SIGN UP

Submit » Privacy Policy

Interviews : Kang Chol-hwan

Download Video Embed Video

Copy Embed Code Above. [x]

Interviewed June 2010 and April 2014

Kang Chol-Hwan escaped from North Korea in 1992 and has dedicated his life to bringing attention to the horrifying conditions in North Korea.

When Kang was 9 years old, the North Korean government accused his grandfather of treason and sent the family to one of its most notorious concentration camps, Yodok. Kang lived in the camp for 10 years, surviving on meager corn rations along with rats and earthworms. He and his family were forced to work in fields and mines and to witness public executions of their fellow prisoners.

Following his release from the camp, Kang bought an illegal radio receiver and began listening secretly to broadcasts from South Korea. These broadcasts allowed Kang to understand the differences between totalitarian societies, like North Korea, and free societies. Kang and a friend escaped North Korea by sneaking across the border to China and went from there to South Korea, where he lives today.

Kang described his experiences in his powerful memoir, “The Aquariums of Pyongyang.” President Bush welcomed Kang to the White House in 2005 .

The Yodok camp was located in the South Hamgyong Province in the middle of very high mountains. It is common for North Korea to build prison camps in areas that are surrounded by very high mountains and that was the case for Yodok as well.

[The Yodok political prison camp, officially known as Penal Labor Colony No. 15, is located about 110 kilometers northeast of Pyongyang.]

The mountainous terrain or nature itself creates a huge wall surrounding you. The mountains that surrounded the Yodok camp were about 1,700 to 2,000 meters high and in the middle flowed a stream, so if you just looked at the outer appearance it just looked like an ordinary village in a mountain area. I would say that the size of the Yodok camp is similar to that of Washington, DC in the United States.

[The Yodok Camp has an estimated area of 378 square kilometers, or 146 square miles. The District of Columbia has an area of 177 square kilometers, or 68 square miles.]

There were about 50,000 prisoners there when I was in Yodok. The camp itself was divided into two sections.

The first one is an area that is an entirely restricted area. This is for the people that can never leave the camp for life. Then there was the other section where I lived. This is for prisoners that can be released after serving time.

In terms of housing, we called it “harmonica housing,” because small houses were put together in the shape of a harmonica so to speak. Each house had one room and a kitchen.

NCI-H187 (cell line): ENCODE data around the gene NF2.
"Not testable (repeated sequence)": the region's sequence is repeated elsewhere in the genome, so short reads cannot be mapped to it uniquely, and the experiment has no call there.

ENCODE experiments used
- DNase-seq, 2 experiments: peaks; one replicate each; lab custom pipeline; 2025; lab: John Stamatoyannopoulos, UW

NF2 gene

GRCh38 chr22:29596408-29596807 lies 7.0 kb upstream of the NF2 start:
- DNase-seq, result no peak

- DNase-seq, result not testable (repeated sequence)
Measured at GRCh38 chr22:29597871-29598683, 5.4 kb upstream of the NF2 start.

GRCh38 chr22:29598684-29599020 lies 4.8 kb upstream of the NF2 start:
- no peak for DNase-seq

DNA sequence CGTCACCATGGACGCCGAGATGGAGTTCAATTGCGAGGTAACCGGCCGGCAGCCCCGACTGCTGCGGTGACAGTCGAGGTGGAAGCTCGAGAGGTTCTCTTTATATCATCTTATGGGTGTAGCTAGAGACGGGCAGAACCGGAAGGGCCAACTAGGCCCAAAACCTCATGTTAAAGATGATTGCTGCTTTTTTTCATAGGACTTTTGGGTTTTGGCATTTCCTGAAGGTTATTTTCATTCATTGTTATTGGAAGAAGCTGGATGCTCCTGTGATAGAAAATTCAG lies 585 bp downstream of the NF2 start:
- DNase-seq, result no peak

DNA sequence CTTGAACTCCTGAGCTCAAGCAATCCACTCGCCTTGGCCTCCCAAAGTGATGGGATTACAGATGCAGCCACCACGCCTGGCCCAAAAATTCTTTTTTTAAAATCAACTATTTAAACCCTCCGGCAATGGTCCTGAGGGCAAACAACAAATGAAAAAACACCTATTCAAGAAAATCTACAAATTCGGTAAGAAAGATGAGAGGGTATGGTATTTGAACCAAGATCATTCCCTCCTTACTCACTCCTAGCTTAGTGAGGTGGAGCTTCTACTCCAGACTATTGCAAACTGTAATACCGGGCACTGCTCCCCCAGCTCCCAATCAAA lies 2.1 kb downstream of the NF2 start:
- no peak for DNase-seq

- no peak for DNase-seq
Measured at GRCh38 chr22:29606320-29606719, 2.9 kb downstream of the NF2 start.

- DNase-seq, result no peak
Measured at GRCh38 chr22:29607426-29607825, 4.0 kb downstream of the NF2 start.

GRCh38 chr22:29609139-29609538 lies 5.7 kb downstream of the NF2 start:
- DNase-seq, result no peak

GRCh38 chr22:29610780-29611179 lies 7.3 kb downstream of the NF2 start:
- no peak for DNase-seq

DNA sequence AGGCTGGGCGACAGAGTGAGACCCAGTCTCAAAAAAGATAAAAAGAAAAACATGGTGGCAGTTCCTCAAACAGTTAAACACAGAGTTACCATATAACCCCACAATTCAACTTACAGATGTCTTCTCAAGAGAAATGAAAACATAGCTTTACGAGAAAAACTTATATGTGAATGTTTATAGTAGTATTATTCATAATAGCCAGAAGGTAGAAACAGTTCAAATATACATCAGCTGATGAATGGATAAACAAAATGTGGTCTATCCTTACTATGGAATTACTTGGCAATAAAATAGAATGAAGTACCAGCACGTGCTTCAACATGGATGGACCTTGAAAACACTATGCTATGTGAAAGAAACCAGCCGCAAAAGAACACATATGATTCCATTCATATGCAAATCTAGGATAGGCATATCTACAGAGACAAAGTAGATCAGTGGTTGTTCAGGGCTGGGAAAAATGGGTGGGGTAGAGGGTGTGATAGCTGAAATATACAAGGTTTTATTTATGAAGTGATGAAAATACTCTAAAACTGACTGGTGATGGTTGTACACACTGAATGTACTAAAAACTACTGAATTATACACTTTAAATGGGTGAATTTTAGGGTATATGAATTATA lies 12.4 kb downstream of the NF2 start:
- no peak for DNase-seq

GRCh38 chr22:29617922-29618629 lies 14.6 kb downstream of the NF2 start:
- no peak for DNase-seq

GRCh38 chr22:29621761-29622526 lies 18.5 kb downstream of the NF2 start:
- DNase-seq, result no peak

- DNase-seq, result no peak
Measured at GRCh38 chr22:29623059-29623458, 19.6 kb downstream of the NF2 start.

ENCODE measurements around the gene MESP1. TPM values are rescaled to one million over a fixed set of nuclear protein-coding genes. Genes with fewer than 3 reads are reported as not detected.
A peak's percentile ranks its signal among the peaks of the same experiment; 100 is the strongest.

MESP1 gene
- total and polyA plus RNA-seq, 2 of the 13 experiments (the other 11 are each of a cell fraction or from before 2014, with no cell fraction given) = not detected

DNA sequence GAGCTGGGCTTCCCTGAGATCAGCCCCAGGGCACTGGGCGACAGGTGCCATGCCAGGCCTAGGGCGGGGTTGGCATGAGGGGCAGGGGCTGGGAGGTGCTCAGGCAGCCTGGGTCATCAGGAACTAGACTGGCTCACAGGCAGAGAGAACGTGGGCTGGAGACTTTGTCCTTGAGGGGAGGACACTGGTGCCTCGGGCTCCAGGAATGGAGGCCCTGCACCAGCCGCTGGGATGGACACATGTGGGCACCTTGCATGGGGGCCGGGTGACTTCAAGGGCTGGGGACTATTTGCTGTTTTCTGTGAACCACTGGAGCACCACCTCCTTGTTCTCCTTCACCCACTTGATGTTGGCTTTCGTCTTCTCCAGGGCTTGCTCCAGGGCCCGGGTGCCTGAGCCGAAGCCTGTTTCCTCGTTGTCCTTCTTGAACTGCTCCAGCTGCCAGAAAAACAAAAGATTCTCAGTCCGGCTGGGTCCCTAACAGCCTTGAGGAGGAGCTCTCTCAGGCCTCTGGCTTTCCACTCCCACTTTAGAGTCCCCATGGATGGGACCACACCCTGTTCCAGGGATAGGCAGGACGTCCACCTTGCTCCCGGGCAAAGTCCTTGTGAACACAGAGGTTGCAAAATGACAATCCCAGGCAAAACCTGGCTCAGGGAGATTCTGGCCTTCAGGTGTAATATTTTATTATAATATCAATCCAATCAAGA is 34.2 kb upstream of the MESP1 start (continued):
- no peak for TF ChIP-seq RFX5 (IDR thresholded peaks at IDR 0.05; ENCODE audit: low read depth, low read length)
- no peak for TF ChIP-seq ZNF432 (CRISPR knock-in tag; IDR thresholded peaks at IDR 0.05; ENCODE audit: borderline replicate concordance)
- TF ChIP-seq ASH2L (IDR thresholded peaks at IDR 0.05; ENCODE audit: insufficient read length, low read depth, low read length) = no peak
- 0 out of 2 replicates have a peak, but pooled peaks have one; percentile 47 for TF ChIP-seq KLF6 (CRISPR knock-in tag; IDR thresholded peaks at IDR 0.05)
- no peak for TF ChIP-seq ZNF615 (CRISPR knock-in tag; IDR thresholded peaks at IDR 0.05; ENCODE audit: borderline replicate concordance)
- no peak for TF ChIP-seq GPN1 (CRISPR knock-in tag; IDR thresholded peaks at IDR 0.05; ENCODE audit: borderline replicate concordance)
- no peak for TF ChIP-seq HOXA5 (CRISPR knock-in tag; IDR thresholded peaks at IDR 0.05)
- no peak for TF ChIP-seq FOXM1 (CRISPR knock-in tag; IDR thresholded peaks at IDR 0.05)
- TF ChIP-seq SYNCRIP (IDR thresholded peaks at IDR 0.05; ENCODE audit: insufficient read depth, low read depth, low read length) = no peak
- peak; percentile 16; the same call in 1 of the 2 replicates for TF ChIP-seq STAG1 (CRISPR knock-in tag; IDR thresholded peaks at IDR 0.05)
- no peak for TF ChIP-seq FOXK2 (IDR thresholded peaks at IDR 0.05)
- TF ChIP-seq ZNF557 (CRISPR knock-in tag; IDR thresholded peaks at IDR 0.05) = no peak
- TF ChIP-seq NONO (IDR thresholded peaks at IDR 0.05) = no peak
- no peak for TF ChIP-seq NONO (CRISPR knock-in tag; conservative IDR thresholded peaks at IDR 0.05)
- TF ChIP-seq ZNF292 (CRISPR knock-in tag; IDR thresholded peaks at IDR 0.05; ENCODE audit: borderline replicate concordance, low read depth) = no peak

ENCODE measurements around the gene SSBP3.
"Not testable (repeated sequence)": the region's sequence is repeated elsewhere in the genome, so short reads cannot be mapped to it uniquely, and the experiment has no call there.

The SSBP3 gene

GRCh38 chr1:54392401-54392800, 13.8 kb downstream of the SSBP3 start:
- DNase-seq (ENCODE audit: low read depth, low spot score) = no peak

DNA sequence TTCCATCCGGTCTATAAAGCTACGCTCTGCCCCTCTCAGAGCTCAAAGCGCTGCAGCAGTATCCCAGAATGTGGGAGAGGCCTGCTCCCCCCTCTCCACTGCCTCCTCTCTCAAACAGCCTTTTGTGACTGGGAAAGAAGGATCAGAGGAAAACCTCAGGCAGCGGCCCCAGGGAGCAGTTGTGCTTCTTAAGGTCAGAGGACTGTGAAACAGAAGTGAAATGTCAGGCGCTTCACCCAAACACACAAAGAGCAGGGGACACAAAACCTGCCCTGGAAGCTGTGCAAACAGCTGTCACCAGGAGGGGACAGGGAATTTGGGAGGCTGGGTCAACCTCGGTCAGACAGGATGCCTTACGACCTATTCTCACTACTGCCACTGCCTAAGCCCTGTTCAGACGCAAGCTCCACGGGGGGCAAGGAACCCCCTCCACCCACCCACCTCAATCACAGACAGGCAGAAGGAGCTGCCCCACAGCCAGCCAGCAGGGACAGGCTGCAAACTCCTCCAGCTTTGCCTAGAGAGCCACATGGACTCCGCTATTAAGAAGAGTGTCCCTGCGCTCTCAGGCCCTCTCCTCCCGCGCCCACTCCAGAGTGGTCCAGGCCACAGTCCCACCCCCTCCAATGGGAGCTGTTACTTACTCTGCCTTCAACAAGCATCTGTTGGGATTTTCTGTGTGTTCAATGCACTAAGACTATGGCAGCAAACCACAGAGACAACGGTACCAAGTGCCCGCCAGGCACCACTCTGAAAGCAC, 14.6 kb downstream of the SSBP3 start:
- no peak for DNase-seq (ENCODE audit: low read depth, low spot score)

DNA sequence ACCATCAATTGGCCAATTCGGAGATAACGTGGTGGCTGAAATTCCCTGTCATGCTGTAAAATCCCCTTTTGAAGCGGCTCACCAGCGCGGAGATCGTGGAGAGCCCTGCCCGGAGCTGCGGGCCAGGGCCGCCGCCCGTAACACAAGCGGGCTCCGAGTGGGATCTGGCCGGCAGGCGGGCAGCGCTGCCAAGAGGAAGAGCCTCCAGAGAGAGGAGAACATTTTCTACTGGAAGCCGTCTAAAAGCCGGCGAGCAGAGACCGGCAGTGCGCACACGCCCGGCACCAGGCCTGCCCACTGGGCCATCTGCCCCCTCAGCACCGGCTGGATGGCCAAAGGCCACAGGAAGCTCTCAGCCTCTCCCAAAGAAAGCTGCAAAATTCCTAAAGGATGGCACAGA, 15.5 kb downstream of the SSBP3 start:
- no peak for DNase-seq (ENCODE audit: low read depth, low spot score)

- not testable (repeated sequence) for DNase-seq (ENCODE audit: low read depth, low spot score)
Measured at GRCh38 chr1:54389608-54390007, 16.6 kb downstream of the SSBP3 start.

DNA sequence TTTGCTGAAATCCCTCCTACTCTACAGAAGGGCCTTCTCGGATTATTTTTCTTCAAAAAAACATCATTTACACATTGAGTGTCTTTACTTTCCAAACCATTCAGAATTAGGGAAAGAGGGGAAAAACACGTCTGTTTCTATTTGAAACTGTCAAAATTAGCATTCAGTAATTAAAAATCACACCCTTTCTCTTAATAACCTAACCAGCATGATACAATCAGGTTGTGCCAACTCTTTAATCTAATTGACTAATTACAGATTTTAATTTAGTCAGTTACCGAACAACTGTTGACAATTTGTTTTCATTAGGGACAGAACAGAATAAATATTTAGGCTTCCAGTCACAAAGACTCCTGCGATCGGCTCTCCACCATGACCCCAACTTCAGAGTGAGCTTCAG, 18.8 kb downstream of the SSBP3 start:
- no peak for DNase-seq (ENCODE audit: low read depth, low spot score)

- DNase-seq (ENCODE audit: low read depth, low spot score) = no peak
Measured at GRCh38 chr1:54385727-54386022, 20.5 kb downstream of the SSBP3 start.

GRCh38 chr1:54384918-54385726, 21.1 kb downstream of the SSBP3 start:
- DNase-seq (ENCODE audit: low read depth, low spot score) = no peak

The houses were made of mud and we didn’t have any tap water at all. When we had rain or heavy snow, the houses would leak. It looked like a house, but it was very primitive.

[The camps] do not have proper hospitals. They have places that they call clinics, but the kind of medical services that these clinics provide are very primitive. If you become ill, you cannot get treatment.

Once, I had to have one of my teeth pulled. The person in the clinic was not a dentist; he wasn’t even a proper doctor. He just removed my tooth without anesthesia and I almost fainted.

These clinics do not have enough medication, so if you come down with a cold you are not given any pills to cure that. People would die from their diseases instead of getting any kind of treatment.

The situation was very bad because when people had diseases like tuberculosis, hepatitis and other kinds of contractible diseases. They were very vulnerable.

During winter, I wouldn’t even think about taking a bath because it was too cold and warm water was not provided for us.

I had this friend, who during the spring time would always wear black socks, I thought for his work. Later on this friend fell into a mud pool, and I found that something started to peel off his feet.

It was actually the dirt that had accumulated on his feet and became so hardened that it looked like a pair of black socks.

In terms of food, we were provided around 300 to 500 grams of corn. This was a monthly ration, but it was only enough to last you 15 days.

You would have to add either some grass or vegetables and mix it all together with the corn and cook it in the form of porridge.

Otherwise, you would starve. So many people died from starvation and malnutrition in prison camps.

In terms of clothing, they gave us what they called uniforms once a year. It was made of a material called Vinylon. North Korea claims that this is some kind of textile that they created.

[Vinylon is a synthetic textile produced in North Korea.]

This cloth is very vulnerable to humidity and water, so once you wash it; the cloth shrinks almost by half.

Suddenly a long sleeve will turn into a short sleeve. You would have to connect both sleeves together to make it look like proper clothing.

And because the kind of labor we were involved in was very harsh, often this uniform would only last a couple of months, but we were only provided a uniform once a year.